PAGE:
I own copies of several fairly expensive paper books published by O'Reilly Media. One of my primary reasons for buying these books instead of alternatives from competing publishers, was that inside the book, the following offer is advertised:*
Get even more for your money
Join the O'Reilly Community, and register the O'Reilly books you own. It's free, and you'll get:
- $4.99 ebook upgrade offer
- 40% upgrade offer on O'Reilly print books
- Membership discounts on books and events
- Free lifetime updates to ebooks and videos
- Multiple ebook formats, DRM FREE
- Participation in the O'Reilly community
- Account management
- 100% Satisfaction Guarantee
Signing up is easy:
- Go to: oreilly.com/go/register
- Create an O'Reilly login.
- Provide your address.
- Register your books.
Note: English-language books only
(An image of the same page, as it appeared in a different O'Reilly book from 2015, is shown below.)
This gave me to understand that by buying the books, I was also buying the right to redeem this offer.
I attempted, a few days ago, to take advantage of the "$4.99 ebook upgrade offer" for a couple of O'Reilly books of which I have paper copies. I have performed the steps above, except for the last one, because I could not find any option to register the books. Because of this difficulty, I contacted O'Reilly, who said, to my considerable surprise:
Thanks for reaching out. We've recently discontinued the "Register Print Books" feature on the website, as well as the "$4.99 Ebook upgrade" deal tied with it. This feature was disabled because we've shuttered our online store and are no longer offering the direct sale of ebooks or print books.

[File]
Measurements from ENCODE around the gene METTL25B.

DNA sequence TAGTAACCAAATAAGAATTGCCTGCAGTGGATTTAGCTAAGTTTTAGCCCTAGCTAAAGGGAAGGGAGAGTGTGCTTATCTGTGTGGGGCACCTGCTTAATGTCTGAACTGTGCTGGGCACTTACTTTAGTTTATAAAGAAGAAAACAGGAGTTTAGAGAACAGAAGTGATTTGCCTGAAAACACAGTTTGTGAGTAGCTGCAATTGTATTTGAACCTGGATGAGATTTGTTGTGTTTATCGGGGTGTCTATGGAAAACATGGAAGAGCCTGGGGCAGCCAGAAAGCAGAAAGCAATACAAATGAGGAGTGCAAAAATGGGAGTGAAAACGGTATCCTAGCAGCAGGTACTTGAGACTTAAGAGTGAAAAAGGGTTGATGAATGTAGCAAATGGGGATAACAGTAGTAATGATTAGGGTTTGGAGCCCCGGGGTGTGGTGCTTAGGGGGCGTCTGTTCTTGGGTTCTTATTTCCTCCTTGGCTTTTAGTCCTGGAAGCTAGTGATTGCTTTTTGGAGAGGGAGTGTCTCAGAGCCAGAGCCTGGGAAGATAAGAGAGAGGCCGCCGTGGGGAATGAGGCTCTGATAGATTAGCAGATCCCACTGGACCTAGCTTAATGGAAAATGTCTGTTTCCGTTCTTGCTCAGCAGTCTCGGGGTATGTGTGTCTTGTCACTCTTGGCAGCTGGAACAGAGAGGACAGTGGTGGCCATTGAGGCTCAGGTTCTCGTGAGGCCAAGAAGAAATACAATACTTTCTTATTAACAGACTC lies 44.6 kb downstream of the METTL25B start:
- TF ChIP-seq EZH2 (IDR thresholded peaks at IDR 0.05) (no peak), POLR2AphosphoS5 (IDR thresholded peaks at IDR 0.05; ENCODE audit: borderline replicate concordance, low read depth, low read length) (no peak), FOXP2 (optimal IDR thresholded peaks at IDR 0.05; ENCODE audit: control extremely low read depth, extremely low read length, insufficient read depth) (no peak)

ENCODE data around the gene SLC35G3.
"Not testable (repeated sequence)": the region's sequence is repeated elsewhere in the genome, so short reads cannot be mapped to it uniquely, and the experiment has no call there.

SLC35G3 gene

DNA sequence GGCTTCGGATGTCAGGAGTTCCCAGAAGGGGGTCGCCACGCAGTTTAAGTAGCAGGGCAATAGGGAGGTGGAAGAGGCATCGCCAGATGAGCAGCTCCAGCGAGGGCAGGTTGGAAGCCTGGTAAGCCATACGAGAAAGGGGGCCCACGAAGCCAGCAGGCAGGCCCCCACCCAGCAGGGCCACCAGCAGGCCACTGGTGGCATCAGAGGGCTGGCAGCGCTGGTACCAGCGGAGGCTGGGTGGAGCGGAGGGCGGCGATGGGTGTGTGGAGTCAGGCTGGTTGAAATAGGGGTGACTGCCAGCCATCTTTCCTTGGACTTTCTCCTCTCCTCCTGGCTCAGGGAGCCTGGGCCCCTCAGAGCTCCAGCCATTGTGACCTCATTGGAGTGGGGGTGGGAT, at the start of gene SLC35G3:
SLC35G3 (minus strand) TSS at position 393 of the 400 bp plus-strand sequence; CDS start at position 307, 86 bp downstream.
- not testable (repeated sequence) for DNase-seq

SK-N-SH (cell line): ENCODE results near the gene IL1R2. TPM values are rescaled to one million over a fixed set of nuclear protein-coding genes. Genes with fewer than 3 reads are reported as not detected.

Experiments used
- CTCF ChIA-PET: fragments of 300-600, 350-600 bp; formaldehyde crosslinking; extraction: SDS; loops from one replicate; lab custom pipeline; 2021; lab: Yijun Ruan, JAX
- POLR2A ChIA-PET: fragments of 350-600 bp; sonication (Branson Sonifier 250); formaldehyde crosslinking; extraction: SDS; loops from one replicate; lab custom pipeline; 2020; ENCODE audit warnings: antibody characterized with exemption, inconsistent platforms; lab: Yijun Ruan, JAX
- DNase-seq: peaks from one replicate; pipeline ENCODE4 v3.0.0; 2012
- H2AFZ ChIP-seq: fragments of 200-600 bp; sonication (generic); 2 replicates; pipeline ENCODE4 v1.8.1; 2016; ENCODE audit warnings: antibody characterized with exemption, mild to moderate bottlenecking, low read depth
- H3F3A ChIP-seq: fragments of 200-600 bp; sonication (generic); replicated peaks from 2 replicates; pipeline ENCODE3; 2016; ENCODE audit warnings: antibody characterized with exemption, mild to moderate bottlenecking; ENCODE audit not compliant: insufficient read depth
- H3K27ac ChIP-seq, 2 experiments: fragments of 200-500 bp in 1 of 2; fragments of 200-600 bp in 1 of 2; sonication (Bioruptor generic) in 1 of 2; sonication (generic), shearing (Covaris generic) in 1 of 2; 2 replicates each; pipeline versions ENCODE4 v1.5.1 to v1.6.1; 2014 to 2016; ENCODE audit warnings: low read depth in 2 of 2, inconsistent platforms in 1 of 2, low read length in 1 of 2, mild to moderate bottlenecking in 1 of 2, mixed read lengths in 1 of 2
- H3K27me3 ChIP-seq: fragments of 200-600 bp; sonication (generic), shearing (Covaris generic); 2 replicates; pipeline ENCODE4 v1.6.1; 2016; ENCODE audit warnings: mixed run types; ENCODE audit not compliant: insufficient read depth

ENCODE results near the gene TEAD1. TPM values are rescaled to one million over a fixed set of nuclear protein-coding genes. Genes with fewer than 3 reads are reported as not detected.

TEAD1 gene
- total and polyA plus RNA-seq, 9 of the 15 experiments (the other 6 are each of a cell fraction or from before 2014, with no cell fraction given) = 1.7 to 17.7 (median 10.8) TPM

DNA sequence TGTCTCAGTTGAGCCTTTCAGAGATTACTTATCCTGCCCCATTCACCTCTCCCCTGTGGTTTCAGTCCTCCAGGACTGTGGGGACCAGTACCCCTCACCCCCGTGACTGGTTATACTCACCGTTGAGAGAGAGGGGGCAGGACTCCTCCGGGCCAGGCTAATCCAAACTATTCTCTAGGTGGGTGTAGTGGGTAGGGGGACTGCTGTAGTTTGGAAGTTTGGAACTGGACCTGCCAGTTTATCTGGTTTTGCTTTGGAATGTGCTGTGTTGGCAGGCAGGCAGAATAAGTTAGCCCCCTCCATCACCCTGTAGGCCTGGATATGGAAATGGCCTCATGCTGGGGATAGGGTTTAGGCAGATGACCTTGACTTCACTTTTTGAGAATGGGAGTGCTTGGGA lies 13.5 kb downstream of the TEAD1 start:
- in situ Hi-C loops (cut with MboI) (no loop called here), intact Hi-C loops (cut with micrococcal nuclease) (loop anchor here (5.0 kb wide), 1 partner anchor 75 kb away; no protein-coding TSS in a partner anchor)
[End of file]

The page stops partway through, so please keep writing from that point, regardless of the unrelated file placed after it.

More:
To me, this seems unacceptable, because:
- the offer has no expiry date; and
- O'Reilly appears to be a "going concern", so is presumably obliged to fulfil the written offers it has made to its customers; and
- books advertising the offer are still being widely sold in bookstores (new, not second-hand), so even today, customers could still be buying books on the basis of the offer.
Under English or US law, and given the above facts, is O'Reilly engaging in false advertising?
Update: Image of a page showing the offer:
* This wording is taken from an O'Reilly book published in 2015. Books from other years might have marginally different wording, but for all the books I have checked so far, the offer was essentially the same.